TAMPA — Mark Dominik is aware of the Bucs' record since he took over as general manager in January 2009: 24-40. There are some other key figures worth noting: two coaches, six coordinators and no playoff appearances.
"My record is what it is," he said. "But I think our situation, in terms of where we started and where we're going, is completely different than when I took over. I'll like our team when we walk onto the field this year."
Quarterback Josh Freeman is the only player left on the roster from the Bucs' first draft under Dominik from a class of six. Because Freeman is in the final year of his contract and his future in Tampa Bay is as wobbly as a deflected pass, the entire class hinges on his success.
Dominik's draft history is checkered with a few other obvious failures. Defensive tackle Brian Price and receiver Arrelious Benn, second-rounders in 2010, no longer are with the team. Cornerback Myron Lewis, a third-round pick that year, has started only one game. With the exception of receiver Mike Williams, the Bucs have swung and missed in the fourth round.
But at worst, the record is mixed. Under Dominik, the Bucs also have netted two Pro Bowl players in defensive tackle Gerald McCoy and running back Doug Martin, an all-rookie defensive end in Adrian Clayborn, the leading tackler from the 2010 rookie class in linebacker Mason Foster, the club's leading tackler last season as a rookie in linebacker Lavonte David and a promising young safety in Mark Barron.
"I think Doug Martin was a rousing success and so is Mark Barron, and McCoy has been fine. And I like some of their other young players," said former Bills, Panthers and Colts general manager Bill Polian, an analyst for ESPN. "In the end, it all depends on Freeman and whether he can take the next step.
"If they have another good draft this time around and Freeman gets better, I think they're well on their way to being a contender."
To judge how Dominik and his staff have done evaluating talent, you have to consider the job he inherited.
After the 2008 season, the Bucs decided to gut the franchise of most veterans, including linebacker Derrick Brooks, and rebuild through the draft. Unlike many reclamation projects that come with a top-five pick in each round of the draft, Dominik selected 19th as a result of the team's 9-7 record.
Two days after being named general manager, Dominik boarded a commercial flight to Pensacola, rented a car and drove to Mobile, Ala., with new coach Raheem Morris to watch Senior Bowl workouts. Dominik had viewed no college tape, having been promoted from pro personnel director.
His attention was split between watching prospects and lining up interviews to fill Morris' staff. The interruptions were so frequent that Dominik and Morris decided to leave the workouts a day early and return to Tampa.
Fortunately for the Bucs, Morris knew Freeman from his one season as defensive coordinator at Kansas State. Defensive tackle Roy Miller, a third-round choice in 2009 from Texas, started four seasons before signing with the Jaguars during this offseason. Two sixth-round picks, receiver Sammie Stroughter and cornerback E.J. Biggers, also played through last season.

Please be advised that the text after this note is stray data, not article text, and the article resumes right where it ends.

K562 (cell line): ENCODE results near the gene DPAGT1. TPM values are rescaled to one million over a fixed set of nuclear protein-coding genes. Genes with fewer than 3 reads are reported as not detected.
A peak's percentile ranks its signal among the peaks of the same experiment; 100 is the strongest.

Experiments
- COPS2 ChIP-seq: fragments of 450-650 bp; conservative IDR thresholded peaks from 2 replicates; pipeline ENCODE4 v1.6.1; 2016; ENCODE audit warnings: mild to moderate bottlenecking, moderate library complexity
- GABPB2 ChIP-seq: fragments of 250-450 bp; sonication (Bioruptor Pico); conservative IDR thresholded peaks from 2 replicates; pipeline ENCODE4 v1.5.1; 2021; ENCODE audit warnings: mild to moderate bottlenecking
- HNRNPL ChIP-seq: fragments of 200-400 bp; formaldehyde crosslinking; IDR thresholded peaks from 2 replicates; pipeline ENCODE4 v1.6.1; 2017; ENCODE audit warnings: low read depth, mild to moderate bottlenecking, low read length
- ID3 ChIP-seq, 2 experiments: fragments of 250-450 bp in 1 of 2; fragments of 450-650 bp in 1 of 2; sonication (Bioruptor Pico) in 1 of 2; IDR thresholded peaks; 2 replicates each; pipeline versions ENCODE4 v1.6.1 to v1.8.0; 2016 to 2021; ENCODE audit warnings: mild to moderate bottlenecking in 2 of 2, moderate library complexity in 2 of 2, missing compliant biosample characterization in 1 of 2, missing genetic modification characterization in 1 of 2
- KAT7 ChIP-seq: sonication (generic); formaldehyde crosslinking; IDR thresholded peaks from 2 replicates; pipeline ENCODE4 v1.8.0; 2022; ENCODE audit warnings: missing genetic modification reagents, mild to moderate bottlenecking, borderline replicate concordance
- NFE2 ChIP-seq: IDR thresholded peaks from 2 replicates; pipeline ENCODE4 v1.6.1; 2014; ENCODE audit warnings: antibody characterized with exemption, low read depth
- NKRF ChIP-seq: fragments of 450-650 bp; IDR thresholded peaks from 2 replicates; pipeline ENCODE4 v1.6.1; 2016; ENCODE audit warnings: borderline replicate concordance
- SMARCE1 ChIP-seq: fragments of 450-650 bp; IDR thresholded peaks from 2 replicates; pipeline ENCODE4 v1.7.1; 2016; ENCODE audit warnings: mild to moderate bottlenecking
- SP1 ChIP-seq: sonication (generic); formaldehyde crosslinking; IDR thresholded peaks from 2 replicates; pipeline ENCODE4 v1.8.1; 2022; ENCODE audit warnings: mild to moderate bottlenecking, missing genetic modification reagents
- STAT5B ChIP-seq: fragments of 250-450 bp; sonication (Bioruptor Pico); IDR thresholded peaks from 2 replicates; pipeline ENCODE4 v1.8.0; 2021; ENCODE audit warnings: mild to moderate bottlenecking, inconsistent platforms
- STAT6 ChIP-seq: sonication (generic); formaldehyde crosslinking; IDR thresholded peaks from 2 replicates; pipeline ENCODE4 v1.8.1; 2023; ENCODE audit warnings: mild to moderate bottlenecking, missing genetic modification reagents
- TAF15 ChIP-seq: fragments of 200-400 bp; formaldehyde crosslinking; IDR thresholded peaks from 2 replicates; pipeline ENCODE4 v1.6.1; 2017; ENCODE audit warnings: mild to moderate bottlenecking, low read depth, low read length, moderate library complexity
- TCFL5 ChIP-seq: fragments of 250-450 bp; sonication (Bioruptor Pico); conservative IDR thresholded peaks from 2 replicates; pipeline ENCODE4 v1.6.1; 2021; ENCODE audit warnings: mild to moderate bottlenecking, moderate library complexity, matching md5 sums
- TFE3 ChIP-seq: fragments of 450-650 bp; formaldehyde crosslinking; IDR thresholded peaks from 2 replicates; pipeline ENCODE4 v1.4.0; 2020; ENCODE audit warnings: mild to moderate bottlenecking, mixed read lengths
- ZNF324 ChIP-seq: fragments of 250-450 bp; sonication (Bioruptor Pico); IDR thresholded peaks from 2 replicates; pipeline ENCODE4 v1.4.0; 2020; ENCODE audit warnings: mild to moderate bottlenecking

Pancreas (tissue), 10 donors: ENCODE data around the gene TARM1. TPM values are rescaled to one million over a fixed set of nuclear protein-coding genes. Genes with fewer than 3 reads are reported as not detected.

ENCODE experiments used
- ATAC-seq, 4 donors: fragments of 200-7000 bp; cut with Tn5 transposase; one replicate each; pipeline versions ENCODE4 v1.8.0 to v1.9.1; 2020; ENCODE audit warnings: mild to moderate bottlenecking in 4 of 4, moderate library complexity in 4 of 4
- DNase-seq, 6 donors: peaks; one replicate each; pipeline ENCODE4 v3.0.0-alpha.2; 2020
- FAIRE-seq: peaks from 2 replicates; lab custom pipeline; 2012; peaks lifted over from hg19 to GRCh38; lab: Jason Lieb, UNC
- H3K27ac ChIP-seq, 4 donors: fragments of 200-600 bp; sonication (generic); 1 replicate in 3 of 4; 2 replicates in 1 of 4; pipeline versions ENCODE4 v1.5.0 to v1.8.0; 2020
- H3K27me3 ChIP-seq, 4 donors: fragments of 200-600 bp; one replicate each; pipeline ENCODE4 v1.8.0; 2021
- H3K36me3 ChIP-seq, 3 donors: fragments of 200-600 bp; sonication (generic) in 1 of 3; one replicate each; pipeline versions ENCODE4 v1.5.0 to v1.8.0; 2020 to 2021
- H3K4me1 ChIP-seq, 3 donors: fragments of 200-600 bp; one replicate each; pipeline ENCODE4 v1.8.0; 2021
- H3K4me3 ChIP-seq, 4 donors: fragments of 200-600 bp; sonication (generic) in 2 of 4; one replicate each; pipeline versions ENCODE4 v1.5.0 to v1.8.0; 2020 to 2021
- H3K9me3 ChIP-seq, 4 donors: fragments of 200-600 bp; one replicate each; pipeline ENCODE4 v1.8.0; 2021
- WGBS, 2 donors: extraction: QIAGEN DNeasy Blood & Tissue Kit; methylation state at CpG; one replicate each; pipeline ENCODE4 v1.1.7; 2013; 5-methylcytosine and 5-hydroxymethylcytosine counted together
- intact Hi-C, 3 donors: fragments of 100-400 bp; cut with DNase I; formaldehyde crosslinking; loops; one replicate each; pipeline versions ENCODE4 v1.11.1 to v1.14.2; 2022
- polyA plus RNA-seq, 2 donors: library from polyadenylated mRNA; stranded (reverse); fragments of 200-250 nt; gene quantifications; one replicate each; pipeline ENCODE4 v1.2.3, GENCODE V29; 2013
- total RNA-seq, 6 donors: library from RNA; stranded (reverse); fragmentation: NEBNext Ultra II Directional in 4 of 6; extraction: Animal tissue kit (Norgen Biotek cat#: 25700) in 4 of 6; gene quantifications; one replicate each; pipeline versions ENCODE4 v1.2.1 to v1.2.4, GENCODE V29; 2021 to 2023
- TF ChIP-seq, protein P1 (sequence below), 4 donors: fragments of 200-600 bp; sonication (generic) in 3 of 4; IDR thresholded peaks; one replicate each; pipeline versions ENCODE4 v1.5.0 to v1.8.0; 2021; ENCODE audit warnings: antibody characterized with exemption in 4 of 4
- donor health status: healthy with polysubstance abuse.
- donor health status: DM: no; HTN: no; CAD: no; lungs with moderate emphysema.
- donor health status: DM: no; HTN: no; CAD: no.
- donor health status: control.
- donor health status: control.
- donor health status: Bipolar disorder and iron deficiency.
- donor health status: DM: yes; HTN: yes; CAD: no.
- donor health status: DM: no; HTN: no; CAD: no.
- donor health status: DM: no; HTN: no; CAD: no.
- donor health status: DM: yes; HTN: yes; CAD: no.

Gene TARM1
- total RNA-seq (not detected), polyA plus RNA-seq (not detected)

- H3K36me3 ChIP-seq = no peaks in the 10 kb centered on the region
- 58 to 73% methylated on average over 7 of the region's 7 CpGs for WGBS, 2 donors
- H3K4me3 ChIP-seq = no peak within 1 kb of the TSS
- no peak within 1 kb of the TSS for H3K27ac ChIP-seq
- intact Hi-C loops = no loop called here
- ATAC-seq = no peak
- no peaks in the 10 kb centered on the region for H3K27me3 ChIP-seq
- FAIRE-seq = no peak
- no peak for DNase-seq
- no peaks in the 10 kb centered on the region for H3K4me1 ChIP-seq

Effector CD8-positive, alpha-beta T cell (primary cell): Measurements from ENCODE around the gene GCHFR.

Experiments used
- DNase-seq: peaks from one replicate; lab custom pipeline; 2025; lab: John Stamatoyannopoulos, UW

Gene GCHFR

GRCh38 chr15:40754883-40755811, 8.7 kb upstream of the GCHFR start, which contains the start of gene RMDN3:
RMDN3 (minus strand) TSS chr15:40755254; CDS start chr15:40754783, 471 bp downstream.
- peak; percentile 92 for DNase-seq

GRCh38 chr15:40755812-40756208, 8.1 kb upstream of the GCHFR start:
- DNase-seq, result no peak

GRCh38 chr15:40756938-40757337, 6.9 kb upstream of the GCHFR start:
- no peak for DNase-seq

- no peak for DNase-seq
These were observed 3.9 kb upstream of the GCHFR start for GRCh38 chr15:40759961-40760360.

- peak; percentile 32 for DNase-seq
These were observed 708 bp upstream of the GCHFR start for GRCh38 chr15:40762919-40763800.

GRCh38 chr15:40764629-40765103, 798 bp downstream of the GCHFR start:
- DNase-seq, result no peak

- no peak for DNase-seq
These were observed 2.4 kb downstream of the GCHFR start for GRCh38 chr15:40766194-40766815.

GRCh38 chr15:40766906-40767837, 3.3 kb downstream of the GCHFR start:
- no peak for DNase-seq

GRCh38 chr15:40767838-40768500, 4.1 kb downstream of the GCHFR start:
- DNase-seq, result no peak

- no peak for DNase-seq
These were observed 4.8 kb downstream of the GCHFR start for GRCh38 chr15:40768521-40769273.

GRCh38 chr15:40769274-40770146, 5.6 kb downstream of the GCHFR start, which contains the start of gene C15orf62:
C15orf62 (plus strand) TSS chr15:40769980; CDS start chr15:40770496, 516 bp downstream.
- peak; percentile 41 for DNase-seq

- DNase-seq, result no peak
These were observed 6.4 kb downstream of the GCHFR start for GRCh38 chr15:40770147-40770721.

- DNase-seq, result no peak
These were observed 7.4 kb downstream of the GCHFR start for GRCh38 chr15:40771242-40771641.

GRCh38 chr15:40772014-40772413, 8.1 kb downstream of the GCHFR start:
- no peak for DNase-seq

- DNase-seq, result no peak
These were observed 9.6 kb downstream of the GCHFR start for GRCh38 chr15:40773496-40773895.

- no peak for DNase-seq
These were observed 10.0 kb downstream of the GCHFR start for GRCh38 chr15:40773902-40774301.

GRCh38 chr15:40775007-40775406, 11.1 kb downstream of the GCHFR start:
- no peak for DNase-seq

"I think the reality is we came out okay," Dominik said.
"At the end of the day, Josh Freeman holds basically every record in the books for us right now."
Freeman, 25, set team season records for passing yards (4,065) and touchdowns (27) last season and is the franchise leader in passing touchdowns (78).
To judge how the Bucs have done in the draft under Dominik, you have to weigh their performance against other teams.
The Bucs have taken 30 players, 21 before the seventh round. Those players have started 34.6 percent of all games. That's more than perennial contenders such as the Ravens (21.1 percent), Packers (27.7), Falcons (21.3), Patriots (24.3), 49ers (22.7) and Texans (27.6).
While the jury still is out on oft-injured players such as Clayborn and fellow defensive end Da'Quan Bowers, Dominik believes the team's draft process has evolved and is improving, continuing to emphasize production over potential.
"I think each draft class has gotten a little bit better," he said. "Have we been getting starts out of our fifth- and sixth-rounders? No. That's the one area … we've got to do a better job."
Coach Greg Schiano also has had a major influence on the evaluation of players.
"We just talked a lot about the passion the player has for football," Dominik said. "We want the passionate player, the guy who will put the time in and really lives the game."
Time will tell if the 2013 draft will help the Bucs end their playoff drought. A lot depends on Freeman, the first choice the team made under Dominik.
Rick Stroud can be reached at email@example.com and heard from 6 to 9 a.m. weekdays on WDAE-620.